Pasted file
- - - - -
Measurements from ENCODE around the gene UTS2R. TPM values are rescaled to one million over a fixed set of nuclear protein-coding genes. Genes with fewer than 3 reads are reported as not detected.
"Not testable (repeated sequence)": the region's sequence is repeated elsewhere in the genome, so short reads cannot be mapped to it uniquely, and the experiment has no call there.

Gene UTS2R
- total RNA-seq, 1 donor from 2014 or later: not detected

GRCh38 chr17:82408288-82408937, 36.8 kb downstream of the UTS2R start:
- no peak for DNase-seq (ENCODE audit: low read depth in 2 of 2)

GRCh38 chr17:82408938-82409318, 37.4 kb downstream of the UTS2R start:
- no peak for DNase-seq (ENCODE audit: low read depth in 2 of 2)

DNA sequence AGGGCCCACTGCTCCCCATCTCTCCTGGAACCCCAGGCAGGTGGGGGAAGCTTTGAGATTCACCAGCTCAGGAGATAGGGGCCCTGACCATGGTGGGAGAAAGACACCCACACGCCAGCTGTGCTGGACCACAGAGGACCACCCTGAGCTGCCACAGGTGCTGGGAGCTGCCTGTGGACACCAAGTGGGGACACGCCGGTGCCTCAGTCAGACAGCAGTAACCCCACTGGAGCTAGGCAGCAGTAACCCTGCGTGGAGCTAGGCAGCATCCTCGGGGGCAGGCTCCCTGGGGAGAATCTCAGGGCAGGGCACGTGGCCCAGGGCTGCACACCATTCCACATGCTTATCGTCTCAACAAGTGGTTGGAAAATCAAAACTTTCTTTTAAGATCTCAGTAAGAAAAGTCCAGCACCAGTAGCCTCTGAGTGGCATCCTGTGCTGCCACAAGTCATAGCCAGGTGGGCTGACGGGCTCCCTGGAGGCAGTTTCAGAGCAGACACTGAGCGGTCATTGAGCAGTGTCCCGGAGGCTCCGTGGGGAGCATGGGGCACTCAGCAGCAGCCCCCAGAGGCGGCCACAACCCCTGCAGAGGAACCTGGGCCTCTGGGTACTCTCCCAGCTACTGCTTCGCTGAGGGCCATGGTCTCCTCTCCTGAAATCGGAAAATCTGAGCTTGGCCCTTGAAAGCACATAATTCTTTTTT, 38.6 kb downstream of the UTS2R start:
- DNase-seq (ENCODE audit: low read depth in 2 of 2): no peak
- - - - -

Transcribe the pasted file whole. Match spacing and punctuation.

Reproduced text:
Measurements from ENCODE around the gene UTS2R. TPM values are rescaled to one million over a fixed set of nuclear protein-coding genes. Genes with fewer than 3 reads are reported as not detected.
"Not testable (repeated sequence)": the region's sequence is repeated elsewhere in the genome, so short reads cannot be mapped to it uniquely, and the experiment has no call there.

Gene UTS2R
- total RNA-seq, 1 donor from 2014 or later: not detected

GRCh38 chr17:82408288-82408937, 36.8 kb downstream of the UTS2R start:
- no peak for DNase-seq (ENCODE audit: low read depth in 2 of 2)

GRCh38 chr17:82408938-82409318, 37.4 kb downstream of the UTS2R start:
- no peak for DNase-seq (ENCODE audit: low read depth in 2 of 2)

DNA sequence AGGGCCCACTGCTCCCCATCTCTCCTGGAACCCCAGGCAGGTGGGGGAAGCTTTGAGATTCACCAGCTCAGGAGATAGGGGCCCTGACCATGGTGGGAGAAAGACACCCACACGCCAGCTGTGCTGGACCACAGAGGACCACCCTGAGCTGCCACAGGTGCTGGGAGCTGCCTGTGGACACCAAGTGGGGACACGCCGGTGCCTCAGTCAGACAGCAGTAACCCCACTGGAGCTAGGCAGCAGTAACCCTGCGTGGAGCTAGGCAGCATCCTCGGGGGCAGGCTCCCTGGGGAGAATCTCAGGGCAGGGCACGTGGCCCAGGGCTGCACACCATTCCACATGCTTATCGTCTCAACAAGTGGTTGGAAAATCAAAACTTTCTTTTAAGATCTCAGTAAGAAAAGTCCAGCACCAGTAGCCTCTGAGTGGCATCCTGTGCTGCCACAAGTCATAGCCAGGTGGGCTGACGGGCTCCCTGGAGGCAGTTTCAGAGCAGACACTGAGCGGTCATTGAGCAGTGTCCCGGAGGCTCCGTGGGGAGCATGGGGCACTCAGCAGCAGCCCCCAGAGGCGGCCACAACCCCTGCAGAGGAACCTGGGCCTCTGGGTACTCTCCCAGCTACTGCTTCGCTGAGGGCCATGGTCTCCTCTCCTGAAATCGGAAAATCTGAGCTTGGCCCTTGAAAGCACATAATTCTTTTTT, 38.6 kb downstream of the UTS2R start:
- DNase-seq (ENCODE audit: low read depth in 2 of 2): no peak